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How are gender roles challenged in Billy Elliot?

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Billy Elliot is set in a mining community in the North East of England during the 1980s. The setting is significant, because it represents the last gasp of that industrial world: the men of this community are miners like their fathers before them, but their sons will not follow in...

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Billy Elliot is set in a mining community in the North East of England during the 1980s. The setting is significant, because it represents the last gasp of that industrial world: the men of this community are miners like their fathers before them, but their sons will not follow in their footsteps. The backdrop of the miners' strike represents the changing tide, and Billy and his friend Michael are examples of the new type of man that might emerge into this post-industrial landscape.

Billy's father is Scottish, and his black-and-white statement that "boys don't do ballet" resonates particularly in an accent which connotes dourness, masculinity, and moral uprightness—a more extreme form, as it were, of the North East English accent the others speak. He is the extreme of a man's man.

Meanwhile, Billy is up in the clouds, not part of this world—think of the opening scenes of him bouncing on his bed, light and trying to escape. His rejection of boxing in favor of dancing is construed by his father as a rejection of masculinity and the way things should be. His dancing teacher, Mrs Wilkinson, however, shepherds Billy towards his dreams, suggesting that she, too, would like to escape the strictures gender roles have placed upon her in this very working-class environment.

Michael is very literally transgressing gender in a way which demonstrates, in fact, true bravery on his part. It is often suggested that he is gay, but the way he is presented as an adult in particular makes it also seem likely that he is a transgender character. Billy represents the fact that boys certainly can and should "do ballet," but Michael goes beyond this to remind us that the gender we are assigned at birth does not necessarily dictate who we will become.

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Billy Elliot comes from a traditional working-class background in the North-East of England, a place where men are men are women are expected to do the housework. Gender roles in this neck of the woods aren't so much rigid as set in permafrost.

That being the case, it's considered nothing less than scandalous for a boy to express interest in becoming a ballet dancer. For many in this community, dancing is something that girls do or, failing that, gay men. And in an old mining community such as this, with its traditional understanding of masculinity, homosexuality is widely considered to be unacceptable.

Billy challenges these prevailing prejudices by his determination to make it as a ballet dancer. His friend Michael—who, unlike Billy, really is gay—also blurs traditional gender roles by bravely affirming his sexuality through clothing and make-up.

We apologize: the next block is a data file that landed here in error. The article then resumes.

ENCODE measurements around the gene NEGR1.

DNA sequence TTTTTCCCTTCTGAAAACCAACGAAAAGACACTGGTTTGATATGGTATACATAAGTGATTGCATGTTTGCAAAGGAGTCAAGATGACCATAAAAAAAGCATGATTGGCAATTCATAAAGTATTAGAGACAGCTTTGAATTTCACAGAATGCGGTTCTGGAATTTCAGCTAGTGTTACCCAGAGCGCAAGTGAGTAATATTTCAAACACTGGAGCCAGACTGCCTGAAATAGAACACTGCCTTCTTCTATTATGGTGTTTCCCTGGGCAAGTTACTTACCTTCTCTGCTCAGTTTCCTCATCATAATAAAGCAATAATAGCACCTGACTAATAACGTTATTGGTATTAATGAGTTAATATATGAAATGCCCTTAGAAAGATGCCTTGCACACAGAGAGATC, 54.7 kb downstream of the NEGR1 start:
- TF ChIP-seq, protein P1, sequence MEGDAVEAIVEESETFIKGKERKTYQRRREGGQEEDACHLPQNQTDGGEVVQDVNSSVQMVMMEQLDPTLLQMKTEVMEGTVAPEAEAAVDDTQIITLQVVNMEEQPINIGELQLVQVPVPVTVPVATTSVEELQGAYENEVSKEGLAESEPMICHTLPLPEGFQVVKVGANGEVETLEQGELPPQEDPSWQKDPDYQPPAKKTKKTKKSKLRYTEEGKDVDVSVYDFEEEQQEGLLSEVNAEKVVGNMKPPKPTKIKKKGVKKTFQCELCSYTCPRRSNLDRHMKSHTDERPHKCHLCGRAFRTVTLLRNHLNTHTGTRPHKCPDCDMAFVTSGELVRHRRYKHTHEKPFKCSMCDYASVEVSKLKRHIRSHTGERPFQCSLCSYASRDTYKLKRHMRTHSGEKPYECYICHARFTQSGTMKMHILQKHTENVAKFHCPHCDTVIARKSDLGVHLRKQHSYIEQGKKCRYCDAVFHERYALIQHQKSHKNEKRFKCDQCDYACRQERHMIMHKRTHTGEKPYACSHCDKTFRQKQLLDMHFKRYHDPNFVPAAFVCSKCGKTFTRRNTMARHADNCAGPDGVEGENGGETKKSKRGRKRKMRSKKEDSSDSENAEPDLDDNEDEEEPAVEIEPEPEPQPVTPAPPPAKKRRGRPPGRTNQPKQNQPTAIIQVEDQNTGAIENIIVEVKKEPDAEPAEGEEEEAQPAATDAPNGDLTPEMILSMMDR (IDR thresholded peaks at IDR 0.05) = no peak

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First and foremost, Billy Elliot himself challenges gender norms by pursuing dance rather than boxing, against the wishes of his father and social pressure from men in the community. He joins a dance class of all girls and becomes interested in a decidedly "girly" vocation: ballet. This defiance of gender norms comes to its zenith when Billy dances ballet energetically and passionately in front of his father.

Meanwhile, Billy's best friend Michael experiments with the trappings of femininity. He wears makeup and tries on his sister's clothing. Michael explores his affinity for "girly" styles and means of self-expression, thereby confounding gender roles, not unlike his good friend Billy.

The main female characters also provide effective foils for the movie's take on gender conformity. Both Mrs. Wilkinson (Billy's dance instructor) and her daughter Debbie are proactive and opinionated. Mrs. Wilkinson is obviously the one keeping her own family unit together, and she confronts Billy's family on his behalf. She is determined to guide Billy toward success and is not intimidated by the men around them who disapprove of Billy's interest in dance. Her daughter Debbie is also outgoing, as she very bluntly flirts with Billy and speaks her mind openly and frequently. These two female characters are tenacious and at times aggressive, demonstrating some stereotypically masculine traits. In their own way, they also challenge gender stereotypes.

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Billy Elliot challenges gender roles in several ways, primarily through the male characters. It also reinforces gender stereotypes in order to make a point about challenging them.

Billy, the protagonist, lives in an English working-class town. The men in his family, as many others, are miners. His father embodies a stereotype of such working men, believing in rigid gender roles where men follow sports like football.

Billy falls in love with dance and decides he is good enough to pursue a vocation as a ballet dancer. At 12, he is already at the far edge of the age limit to begin serious training so he has to commit. His dad is not happy.

Billy's mom is also largely a stereotype of a nurturing mother. She supports him, which does mean opposing her husband, which might be considered nontraditional.

Billy is straight, which challenges the idea that artistic men are gay or vice versa. His best friend, Michael, who is gay, is not the one who wants to be a dancer.

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